iPhone 4, after unlock, then upgrade, will still be unlocked?!

Discussion in 'Jailbreaks and iOS Hacks' started by lily69, Jul 25, 2010.

  1. lily69 macrumors regular

    Joined:
    Apr 4, 2010
    #1
    I am reading this link:
    http://www.gadgetsdna.com/iphone-4-jailbreak-and-unlock-in-single-tool/4987/

    It says: a successful bruteforce of your unique unlock code would give you your permanent unlock, no ultrasn0w needed

    Since I am only interested in unlock not jailbreak, does this mean the new unlock tool will make my iPhone 4 unlocked just like factory unlock, and I can upgrade to official software, become none-jailbroken but still remain unlocked?
     
  2. benflick macrumors 68020

    benflick

    Joined:
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    #2
    No, this means that Ultrasn0w will work like it always has--a soft unlock. The Dev Team can only produce a soft unlock. A bruteforce unlock is what Apple uses in countries like Austrailia and France which require phones to be unlocked. A bruteforce unlocked iPhone will remain unlocked forever, an Ultrasn0w unlock will not.
     
  3. jmann macrumors 604

    jmann

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    #3
    It depends what kind of unlock they combo with it.

    They will probably release the brute force unlock separately.
     
  4. jdong macrumors member

    Joined:
    Nov 24, 2008
    #5

    No. Ultrasn0w on the iPhone4 simply allows you to dump out the "secrom" of the baseband which contains the hash of the NCK unlock code you need to enter to permanently unlock the unit.

    However, to actually brute force the code based on this information is STILL a pretty insane effort (maybe a few months of computational power with a respectable CPU+GPU), so you can feel free to spend $500 on electricity or whatnot to give it a shot, but it's probably not the best use of your efforts.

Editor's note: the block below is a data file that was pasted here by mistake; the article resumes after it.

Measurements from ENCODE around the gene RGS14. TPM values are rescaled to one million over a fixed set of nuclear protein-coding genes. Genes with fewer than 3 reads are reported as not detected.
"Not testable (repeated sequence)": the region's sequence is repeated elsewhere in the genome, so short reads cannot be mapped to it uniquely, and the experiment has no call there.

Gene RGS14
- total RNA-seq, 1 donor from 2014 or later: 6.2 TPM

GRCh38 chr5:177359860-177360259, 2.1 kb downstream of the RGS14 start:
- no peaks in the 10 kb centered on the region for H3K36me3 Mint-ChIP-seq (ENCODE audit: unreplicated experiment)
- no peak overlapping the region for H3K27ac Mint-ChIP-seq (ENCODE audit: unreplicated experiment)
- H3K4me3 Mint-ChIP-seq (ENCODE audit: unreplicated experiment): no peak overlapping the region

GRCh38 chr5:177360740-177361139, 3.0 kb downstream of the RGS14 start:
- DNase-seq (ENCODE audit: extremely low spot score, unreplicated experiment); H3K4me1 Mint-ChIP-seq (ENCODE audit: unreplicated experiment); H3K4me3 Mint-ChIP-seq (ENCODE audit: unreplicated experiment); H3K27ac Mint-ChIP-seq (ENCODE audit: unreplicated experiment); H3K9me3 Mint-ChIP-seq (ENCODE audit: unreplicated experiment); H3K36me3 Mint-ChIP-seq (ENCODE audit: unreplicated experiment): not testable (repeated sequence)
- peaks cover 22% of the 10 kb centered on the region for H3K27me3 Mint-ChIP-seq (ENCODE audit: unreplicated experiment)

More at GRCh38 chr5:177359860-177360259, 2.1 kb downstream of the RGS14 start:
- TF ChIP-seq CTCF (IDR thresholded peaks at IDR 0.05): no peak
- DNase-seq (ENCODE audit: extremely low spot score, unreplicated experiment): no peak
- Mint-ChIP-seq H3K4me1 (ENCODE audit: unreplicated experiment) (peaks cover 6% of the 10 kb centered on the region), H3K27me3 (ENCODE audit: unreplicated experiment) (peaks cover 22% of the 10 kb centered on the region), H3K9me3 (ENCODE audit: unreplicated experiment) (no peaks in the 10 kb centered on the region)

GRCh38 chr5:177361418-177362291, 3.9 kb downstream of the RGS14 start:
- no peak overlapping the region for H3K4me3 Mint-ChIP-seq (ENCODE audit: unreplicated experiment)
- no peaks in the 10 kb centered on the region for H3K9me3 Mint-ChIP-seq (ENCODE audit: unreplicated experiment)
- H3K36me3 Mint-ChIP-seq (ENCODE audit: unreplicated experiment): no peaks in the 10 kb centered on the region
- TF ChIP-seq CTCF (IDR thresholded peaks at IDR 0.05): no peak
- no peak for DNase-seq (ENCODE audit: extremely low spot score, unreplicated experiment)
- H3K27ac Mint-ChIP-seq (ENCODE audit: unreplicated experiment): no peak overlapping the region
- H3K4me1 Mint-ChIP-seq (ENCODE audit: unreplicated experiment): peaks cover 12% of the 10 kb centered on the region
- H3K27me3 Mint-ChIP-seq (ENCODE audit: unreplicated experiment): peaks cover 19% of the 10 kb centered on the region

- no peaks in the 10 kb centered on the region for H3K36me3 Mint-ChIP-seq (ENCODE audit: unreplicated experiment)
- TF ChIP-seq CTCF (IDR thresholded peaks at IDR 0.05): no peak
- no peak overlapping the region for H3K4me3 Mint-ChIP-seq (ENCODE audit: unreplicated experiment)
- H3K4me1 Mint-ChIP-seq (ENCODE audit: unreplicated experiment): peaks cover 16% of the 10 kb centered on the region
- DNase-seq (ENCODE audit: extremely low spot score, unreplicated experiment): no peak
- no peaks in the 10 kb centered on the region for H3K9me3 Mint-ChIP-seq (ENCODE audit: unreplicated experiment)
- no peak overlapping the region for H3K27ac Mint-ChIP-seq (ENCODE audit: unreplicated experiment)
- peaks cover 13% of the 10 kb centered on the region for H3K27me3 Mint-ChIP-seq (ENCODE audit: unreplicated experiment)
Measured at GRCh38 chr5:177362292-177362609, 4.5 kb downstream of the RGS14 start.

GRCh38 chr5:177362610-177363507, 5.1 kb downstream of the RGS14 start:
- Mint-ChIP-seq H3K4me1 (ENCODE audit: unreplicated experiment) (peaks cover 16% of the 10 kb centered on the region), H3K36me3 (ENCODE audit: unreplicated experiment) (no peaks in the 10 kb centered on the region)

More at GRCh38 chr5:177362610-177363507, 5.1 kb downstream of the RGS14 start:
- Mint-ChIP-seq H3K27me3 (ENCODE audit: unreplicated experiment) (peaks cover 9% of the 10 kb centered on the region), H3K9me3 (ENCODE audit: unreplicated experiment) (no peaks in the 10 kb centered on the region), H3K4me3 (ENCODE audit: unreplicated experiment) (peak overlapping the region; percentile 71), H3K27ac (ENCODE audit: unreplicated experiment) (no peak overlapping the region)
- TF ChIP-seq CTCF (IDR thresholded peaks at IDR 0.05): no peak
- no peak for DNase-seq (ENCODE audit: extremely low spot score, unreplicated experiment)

The key point is that without access to the secrom, brute-forcing would be impossible. Ultrasn0w just makes it possible -- whether or not it's practical is a different story.
     
  5. dhlizard macrumors G4

    dhlizard

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    #6
    Glad you cleared this up since early posts were way wrong....
     
  6. mkrishnan Moderator emeritus

    mkrishnan

    Joined:
    Jan 9, 2004
    Location:
    Grand Rapids, MI, USA
    #7
    This isn't correct, is it? I find it hard to imagine that Apple is implementing a brute force technique on its own product to unlock it... that seems absurd.

    OTOH, I do miss the relative permanence of the unlock on the original iPhone. I wish I could even just permanently unlock my 3GS just in case.
     
  7. thelatinist macrumors 603

    thelatinist

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    #8
    No, it's not correct. But the result of the kind of brute force technique they're talking about would be a "factory" unlock.
     
  8. -aggie- macrumors P6

    -aggie-

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    #9
    Do you know any details of what a factory unlock actually is? In other words, do they use software or is some type of hardware change that allows this?
     
  9. thelatinist macrumors 603